Dr Robert Hsun-Piao Yuan, “the neurosurgeon of the neurosurgeon”, dies at 99


He was 99 when he died on October 3 in his Newton Center home while in hospice care for failing health.

“I have seen in your practice your belief that it is our privilege to take care of the patient. I will try to never forget the truth about this, ”wrote Kristine Hansen, a medical colleague, in one of the many letters of tribute that Dr. Yuan received when he retired in 1997, at 75 years old.

“I have great respect for the Christian faith and spirituality that permeates your entire life and guides you on your path,” added Hansen.

Dr Yuan, who had been head of neurosurgery at Mount Auburn Hospital in Cambridge, Leonard Morse Hospital in Natick; and Framingham Union Hospital, “Has been called the neurosurgeon of the neurosurgeon by neurosurgeons and neurologists,” said his son, Dr. Robin Yuan, a surgeon who lives in Beverly Hills, California.

The geographic distance between her career in Los Angeles and her father’s in Greater Boston, Robin said, was intentional.

“I always thought I couldn’t live up to his reputation,” he said, “so I went as far as I could.”

Among the doctors Dr Robert Yuan mentored, both inside and outside his specialty in neurosurgery, was Dr David Ho, a prominent AIDS researcher who had been Robin’s roommate when the two were attending the Medical School.

“It goes without saying that Dr. Yuan was a perfect role model for a young medical student like me,” Ho said in a tribute video last year when Dr. Yuan received a Sojourner Award from the Chinese Historical Society of New England.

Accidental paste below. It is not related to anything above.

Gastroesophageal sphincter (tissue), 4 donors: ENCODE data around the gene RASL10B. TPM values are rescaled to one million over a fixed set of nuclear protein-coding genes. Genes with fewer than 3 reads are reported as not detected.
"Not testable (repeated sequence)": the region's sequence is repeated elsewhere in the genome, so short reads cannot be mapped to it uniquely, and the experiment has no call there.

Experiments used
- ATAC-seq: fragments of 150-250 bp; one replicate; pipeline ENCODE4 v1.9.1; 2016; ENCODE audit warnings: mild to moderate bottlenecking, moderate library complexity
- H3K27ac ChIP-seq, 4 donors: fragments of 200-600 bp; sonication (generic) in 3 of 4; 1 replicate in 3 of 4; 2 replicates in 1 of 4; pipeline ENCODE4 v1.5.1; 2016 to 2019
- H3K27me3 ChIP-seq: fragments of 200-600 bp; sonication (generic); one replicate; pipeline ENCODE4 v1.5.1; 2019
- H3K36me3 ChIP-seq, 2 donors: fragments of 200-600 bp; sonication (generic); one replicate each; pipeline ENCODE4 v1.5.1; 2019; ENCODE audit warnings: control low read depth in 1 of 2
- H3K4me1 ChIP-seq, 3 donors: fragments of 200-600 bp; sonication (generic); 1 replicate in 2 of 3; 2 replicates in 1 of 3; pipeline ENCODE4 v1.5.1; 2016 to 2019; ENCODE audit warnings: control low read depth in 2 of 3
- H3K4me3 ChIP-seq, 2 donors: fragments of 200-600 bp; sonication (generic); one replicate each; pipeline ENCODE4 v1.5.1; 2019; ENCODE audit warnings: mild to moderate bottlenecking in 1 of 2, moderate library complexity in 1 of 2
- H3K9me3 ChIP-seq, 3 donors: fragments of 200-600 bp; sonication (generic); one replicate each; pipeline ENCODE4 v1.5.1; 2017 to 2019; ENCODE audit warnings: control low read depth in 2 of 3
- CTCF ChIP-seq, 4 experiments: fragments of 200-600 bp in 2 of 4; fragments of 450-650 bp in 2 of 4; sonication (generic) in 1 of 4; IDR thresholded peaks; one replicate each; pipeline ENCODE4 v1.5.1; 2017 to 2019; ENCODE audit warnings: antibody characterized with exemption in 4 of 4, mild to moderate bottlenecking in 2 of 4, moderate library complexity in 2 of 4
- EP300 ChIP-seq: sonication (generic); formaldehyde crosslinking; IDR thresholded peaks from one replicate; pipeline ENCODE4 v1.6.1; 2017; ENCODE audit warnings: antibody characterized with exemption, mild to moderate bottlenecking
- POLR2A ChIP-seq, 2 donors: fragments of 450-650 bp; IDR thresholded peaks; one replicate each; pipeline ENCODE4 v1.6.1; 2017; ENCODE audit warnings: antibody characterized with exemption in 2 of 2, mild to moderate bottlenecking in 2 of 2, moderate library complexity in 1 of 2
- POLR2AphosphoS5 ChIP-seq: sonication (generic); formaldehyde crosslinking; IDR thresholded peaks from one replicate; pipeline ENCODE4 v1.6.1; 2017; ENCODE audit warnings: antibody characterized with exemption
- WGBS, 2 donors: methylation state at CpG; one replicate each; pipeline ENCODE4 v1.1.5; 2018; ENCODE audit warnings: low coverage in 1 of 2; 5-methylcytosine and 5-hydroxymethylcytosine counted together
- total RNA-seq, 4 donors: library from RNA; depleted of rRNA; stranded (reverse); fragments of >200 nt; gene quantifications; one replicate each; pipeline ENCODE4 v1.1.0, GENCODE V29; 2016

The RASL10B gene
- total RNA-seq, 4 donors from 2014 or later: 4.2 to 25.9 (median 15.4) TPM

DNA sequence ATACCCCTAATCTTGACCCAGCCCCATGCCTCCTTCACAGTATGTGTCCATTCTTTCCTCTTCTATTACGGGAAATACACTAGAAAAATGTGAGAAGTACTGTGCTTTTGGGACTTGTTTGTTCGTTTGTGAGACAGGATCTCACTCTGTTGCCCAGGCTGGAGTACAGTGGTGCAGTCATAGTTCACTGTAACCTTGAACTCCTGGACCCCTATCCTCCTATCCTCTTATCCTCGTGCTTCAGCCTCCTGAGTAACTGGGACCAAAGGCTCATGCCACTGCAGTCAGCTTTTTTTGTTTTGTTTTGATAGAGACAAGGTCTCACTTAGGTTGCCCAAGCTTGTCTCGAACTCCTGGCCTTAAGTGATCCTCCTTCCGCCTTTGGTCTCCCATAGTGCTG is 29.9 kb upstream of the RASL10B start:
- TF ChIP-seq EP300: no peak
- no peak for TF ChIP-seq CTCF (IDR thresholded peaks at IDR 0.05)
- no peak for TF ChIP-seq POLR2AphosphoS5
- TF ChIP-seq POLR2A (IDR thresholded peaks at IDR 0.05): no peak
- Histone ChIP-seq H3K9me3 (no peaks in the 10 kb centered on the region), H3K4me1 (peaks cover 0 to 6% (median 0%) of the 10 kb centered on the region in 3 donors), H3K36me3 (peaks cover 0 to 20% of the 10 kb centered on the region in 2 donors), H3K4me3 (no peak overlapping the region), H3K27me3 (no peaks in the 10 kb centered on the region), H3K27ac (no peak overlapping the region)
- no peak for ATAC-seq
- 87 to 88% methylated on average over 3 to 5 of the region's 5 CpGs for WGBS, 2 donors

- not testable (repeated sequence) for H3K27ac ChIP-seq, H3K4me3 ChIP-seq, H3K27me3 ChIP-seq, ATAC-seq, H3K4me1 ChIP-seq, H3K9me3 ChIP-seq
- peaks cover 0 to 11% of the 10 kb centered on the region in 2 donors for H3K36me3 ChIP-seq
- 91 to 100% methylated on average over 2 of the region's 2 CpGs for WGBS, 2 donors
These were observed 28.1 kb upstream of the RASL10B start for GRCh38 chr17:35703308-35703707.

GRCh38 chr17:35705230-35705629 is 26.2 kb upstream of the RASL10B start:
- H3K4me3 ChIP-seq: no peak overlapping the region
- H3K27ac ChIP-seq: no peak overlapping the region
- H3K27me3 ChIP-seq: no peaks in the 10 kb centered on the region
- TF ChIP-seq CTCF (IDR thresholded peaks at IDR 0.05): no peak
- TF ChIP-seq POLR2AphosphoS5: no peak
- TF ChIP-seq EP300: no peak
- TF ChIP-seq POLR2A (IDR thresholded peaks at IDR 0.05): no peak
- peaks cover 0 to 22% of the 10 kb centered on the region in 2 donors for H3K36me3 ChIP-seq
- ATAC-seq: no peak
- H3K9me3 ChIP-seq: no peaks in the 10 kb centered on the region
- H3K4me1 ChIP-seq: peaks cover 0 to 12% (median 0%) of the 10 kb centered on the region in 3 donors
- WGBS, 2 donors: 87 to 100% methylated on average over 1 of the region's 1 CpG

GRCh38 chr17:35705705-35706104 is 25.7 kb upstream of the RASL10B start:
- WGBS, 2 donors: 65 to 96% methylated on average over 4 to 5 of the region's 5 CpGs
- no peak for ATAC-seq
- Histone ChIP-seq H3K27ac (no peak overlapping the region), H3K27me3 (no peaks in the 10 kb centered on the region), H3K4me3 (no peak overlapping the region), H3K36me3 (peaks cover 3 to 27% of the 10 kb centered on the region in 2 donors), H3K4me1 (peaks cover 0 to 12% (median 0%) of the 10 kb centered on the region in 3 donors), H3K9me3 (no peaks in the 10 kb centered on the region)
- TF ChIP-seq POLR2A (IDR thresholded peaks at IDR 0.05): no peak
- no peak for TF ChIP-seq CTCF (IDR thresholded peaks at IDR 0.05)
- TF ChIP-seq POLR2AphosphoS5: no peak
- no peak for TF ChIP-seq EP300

He was “a giant figure in Boston’s neurosurgical and Chinese-American communities,” Ho said.

Dr Yuan’s family said he helped start a Chinese family summer camp in Foxborough in the 1960s, the Chinese language school in Newton, and the Chinese Cultural Association of Greater Boston.

He and his wife, Dr. Grace Chen Yuan, opened their home to many Chinese visitors in the 1970s after the United States government established normal diplomatic relations with the country, and their family returned to visit parents in the couple’s country of origin, once possible.

The Yuan hosted “doctors, scientists, government officials, business groups, university and graduate students, church officials and bishops,” their children wrote.

Dr Yuan also founded the former Chinese American Neurological Society, which during its existence encouraged connections between physicians from both countries.

He was able to combine painstaking work as a surgeon, advocating for other Chinese people, and supporting his family, in part because “there was an incredible balance he had with him all the time. He wouldn’t let things get to him, ”said his daughter Fran de Belmont.

Dr Yuan “had such self-confidence and didn’t think of obstacles, but rather of opportunities,” his daughter Annette of Boulder, Colorado, wrote in an email. “He never took his great fortune in life for granted. Her favorite saying was “all the blessings of this life” that God had given her. “

In a poem written for their father’s 50th birthday, in 1972, Robin concluded with the line:

See the proud and skillful surgeon

Extending his firm hand to all.

How to thank your father

to guide you through the ever-lit labyrinth

to be what he is?